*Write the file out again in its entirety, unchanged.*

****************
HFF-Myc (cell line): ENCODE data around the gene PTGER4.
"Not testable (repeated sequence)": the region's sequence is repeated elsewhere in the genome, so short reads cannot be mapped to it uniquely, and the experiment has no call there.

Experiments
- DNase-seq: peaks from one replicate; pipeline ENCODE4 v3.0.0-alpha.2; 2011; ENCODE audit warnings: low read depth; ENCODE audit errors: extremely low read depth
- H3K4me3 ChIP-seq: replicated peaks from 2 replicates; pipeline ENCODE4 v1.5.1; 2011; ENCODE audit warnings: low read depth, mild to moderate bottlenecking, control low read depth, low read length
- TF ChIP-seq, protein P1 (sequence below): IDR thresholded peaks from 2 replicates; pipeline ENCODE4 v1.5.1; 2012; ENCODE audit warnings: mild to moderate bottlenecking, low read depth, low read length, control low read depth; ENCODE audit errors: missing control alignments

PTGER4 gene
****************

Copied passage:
HFF-Myc (cell line): ENCODE data around the gene PTGER4.
"Not testable (repeated sequence)": the region's sequence is repeated elsewhere in the genome, so short reads cannot be mapped to it uniquely, and the experiment has no call there.

Experiments
- DNase-seq: peaks from one replicate; pipeline ENCODE4 v3.0.0-alpha.2; 2011; ENCODE audit warnings: low read depth; ENCODE audit errors: extremely low read depth
- H3K4me3 ChIP-seq: replicated peaks from 2 replicates; pipeline ENCODE4 v1.5.1; 2011; ENCODE audit warnings: low read depth, mild to moderate bottlenecking, control low read depth, low read length
- TF ChIP-seq, protein P1 (sequence below): IDR thresholded peaks from 2 replicates; pipeline ENCODE4 v1.5.1; 2012; ENCODE audit warnings: mild to moderate bottlenecking, low read depth, low read length, control low read depth; ENCODE audit errors: missing control alignments

PTGER4 gene